The hum of a motor at his back and a nylon wing leaving him suspended above an emerald coastline � a moment to appreciate how it feels, first hand, to be as free as a bird.
But the aerial activity became fatal for 22-year-old Mr Wittstock on Monday when he crashed into the garage door of a Linksman Street home in Yanchep.
Paramotoring deaths are rare.
Mr Wittstock this week became the first pilot killed while flying in WA.
His death has deeply affected Perth�s tight-knit community of paramotor enthusiasts, according to WA Sky Pirates Paramotor Club president Mark Wild.
�We�re devastated,� he said.
�The paramotoring community is a small community so we�re all pretty shocked about what�s happened.�
Sky sports seems risky to those of us who are happy to admire the dauntlessness of adventurers like Mr Wittstock from the ground.
But Mr Wild said he believed there had only been three paramotor deaths Australia-wide in the past 30 years.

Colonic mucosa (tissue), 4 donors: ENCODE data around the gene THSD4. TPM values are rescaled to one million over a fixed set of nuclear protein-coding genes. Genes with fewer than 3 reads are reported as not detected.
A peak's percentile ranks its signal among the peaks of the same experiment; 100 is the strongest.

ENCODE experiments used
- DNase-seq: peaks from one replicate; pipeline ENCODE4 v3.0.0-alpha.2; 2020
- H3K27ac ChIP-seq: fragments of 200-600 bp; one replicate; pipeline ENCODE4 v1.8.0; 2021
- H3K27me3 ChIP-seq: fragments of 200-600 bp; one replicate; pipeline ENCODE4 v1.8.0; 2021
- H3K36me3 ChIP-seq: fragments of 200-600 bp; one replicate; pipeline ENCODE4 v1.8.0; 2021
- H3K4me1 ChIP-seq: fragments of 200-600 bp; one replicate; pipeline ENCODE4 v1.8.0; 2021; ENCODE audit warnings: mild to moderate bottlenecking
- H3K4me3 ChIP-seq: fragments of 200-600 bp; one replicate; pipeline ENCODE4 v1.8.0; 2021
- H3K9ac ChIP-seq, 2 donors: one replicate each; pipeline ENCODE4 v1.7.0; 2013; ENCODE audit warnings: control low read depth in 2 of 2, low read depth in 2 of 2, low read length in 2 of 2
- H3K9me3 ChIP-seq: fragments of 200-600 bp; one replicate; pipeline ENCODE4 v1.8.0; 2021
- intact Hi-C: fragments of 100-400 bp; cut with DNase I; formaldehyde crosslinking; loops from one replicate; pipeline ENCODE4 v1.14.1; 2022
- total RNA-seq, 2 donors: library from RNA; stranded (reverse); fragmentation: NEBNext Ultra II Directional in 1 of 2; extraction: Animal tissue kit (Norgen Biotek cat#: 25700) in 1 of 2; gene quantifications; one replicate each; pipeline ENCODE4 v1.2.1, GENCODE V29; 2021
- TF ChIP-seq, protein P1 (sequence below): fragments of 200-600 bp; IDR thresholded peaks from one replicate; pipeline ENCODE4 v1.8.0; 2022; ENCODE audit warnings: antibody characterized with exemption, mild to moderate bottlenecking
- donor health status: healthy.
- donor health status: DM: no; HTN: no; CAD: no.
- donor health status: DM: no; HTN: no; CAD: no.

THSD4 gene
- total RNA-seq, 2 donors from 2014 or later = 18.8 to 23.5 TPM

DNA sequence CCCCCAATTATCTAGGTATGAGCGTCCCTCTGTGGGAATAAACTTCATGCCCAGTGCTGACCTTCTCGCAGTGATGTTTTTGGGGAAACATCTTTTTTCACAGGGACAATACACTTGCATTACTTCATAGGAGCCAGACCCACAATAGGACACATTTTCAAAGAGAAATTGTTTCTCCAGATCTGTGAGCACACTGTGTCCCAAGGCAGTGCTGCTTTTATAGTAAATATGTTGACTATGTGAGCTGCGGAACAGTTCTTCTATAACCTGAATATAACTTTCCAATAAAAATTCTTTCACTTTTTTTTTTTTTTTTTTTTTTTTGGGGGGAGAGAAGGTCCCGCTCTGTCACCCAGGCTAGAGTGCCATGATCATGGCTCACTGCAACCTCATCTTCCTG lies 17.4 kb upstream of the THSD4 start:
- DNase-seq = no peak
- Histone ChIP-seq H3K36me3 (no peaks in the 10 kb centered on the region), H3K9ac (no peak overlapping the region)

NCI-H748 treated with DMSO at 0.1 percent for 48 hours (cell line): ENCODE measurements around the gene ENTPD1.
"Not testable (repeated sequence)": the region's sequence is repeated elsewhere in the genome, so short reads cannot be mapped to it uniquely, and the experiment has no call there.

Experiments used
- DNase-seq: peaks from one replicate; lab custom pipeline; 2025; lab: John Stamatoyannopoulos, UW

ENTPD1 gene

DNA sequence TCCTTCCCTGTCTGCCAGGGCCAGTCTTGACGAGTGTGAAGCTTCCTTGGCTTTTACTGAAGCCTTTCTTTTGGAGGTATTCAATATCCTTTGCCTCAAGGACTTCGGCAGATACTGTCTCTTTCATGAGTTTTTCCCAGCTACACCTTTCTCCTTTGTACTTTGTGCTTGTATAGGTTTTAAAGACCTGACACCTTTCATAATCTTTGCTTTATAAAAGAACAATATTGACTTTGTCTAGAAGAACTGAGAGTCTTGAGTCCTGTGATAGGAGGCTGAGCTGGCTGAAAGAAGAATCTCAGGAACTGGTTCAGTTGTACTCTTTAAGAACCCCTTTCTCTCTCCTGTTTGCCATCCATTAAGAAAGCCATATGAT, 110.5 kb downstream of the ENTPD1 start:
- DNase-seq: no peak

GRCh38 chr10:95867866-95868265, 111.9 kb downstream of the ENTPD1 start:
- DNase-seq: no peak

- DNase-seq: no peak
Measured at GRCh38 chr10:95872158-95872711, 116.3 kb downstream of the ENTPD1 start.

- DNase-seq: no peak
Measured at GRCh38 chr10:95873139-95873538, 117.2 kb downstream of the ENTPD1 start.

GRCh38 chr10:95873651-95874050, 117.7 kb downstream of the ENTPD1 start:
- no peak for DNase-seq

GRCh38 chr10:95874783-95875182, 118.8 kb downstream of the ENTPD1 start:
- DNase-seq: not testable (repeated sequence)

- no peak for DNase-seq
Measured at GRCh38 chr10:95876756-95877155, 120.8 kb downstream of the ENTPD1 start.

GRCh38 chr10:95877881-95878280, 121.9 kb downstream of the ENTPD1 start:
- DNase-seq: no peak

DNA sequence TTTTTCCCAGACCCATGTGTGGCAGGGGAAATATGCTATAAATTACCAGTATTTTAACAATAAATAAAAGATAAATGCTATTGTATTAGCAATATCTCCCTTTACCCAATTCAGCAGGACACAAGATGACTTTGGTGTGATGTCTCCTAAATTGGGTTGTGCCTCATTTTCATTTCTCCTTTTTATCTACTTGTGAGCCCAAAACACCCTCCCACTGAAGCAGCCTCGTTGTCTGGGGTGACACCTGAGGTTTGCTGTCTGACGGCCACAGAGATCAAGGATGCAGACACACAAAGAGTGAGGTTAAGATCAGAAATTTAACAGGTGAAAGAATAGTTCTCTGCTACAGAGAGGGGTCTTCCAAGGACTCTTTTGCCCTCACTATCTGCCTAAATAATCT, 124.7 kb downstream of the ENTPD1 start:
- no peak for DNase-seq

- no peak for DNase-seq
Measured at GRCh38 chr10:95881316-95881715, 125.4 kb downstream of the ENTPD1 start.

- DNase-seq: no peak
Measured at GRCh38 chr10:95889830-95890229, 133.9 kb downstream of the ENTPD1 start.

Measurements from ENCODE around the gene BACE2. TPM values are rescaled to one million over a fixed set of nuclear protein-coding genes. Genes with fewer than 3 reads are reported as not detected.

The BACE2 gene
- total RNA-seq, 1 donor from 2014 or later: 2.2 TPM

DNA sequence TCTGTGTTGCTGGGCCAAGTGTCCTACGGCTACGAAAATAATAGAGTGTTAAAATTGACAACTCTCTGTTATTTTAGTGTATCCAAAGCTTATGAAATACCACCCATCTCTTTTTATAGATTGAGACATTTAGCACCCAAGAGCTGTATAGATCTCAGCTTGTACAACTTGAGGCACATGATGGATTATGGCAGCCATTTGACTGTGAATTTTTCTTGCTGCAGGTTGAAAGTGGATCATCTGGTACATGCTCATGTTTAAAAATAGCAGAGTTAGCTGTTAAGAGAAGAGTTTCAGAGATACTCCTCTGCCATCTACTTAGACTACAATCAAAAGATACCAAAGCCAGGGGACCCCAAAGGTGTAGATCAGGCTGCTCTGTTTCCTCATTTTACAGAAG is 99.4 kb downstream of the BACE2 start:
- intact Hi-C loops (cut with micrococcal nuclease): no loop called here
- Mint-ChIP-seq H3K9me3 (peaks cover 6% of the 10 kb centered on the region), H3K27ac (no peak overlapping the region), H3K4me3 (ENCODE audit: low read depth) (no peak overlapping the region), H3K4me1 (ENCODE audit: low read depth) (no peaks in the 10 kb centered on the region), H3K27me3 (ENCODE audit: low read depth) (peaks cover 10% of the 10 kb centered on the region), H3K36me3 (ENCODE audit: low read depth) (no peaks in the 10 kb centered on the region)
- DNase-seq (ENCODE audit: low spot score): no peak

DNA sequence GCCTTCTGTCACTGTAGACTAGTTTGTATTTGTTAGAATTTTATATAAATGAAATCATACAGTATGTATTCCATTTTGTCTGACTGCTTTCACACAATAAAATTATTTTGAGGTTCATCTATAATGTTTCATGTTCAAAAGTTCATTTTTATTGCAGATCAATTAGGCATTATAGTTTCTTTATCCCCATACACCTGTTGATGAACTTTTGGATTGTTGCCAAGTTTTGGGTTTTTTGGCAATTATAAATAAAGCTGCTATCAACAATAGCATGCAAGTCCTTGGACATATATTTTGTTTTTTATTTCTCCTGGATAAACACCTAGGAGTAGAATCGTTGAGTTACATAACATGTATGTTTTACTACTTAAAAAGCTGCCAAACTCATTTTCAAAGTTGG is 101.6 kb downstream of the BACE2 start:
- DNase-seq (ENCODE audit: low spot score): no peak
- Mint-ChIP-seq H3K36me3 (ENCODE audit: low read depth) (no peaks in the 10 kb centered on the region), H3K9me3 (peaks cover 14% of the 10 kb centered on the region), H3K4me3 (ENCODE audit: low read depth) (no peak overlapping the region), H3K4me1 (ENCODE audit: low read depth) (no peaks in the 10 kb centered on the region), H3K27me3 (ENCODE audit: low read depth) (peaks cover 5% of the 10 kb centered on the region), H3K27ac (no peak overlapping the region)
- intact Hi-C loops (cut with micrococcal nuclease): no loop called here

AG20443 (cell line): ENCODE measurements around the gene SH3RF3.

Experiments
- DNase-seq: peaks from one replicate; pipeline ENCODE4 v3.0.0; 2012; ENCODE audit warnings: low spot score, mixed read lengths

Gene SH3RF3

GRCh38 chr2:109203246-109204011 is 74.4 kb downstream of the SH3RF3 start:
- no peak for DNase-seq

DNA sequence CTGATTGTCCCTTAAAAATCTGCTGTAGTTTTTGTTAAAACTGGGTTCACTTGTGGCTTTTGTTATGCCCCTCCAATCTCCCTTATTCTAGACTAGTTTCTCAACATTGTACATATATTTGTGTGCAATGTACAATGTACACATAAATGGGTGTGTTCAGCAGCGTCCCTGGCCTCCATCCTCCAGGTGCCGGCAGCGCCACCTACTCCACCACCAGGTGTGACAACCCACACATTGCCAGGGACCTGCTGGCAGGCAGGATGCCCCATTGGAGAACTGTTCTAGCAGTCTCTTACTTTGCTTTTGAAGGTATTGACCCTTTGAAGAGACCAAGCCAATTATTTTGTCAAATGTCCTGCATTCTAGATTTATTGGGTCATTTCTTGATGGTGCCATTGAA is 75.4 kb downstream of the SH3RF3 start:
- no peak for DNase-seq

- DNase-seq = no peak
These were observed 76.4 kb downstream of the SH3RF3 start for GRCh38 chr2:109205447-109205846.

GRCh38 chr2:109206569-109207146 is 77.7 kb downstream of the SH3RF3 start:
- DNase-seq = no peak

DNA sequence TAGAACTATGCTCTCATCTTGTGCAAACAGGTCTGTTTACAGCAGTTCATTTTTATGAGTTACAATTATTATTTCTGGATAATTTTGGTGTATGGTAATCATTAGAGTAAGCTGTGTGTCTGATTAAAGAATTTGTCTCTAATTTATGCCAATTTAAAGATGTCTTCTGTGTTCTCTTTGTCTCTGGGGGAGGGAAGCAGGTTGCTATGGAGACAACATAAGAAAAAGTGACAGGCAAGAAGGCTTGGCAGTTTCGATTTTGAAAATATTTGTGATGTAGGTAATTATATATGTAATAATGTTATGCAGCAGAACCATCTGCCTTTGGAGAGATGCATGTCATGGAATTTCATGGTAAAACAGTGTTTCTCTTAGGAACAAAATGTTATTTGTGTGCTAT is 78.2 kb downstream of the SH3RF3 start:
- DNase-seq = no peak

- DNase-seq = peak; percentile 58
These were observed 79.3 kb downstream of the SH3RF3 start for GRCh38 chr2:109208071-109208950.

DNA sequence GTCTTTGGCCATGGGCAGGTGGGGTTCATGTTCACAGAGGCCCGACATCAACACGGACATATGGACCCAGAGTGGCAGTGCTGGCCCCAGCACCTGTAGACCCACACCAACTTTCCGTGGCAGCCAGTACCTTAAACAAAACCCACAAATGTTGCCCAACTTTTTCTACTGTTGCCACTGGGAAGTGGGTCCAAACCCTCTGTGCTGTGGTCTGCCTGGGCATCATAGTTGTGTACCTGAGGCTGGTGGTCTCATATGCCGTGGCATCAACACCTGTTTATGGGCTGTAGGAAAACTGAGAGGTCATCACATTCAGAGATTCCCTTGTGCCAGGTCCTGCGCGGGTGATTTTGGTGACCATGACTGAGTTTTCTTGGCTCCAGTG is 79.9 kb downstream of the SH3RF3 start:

He asserted it was more dangerous driving a car than operating a powered paraglider.
The aircraft comes with tight restrictions on who can fly it.
�It’s difficult to get into, you’ve got to get a licence to do it� you’ve got to get a pilot’s licence; it’s not something you can just go buy out of the Quokka and start flying,� he said.
�If it was something like kitesurfing, there’d probably be thousands of us out there.�
Investigations are continuing into how Mr Wittstock flew into trouble this week.
Witnesses said they saw him spiral out of control.
Family and friends have remembered the former Irene McCormack Catholic College student as a loving father with an eye for adventure sports.
Photos of Mr Wittstock, his newborn daughter and fianc� Kelley Romanelli proudly adorn his Facebook wall.
Members of the motocross community also shared their condolences, with Mr Wittstock a talented dirt bike rider.
His death follows two fatal paramotor accidents in Queensland in 2013.
One involved paramotoring champion Chris Atkinson (40), who once broke a world record flying for 284km at heights up to 2.5km.
With the ability to launch from flat ground, paramotorists hang from a nylon wing while propelled through the air by a motor at their back.
It differs from paragliding, which does not use a motor and requires a slope to launch.
Parasailing differs again in that it is done while being towed by a car or boat.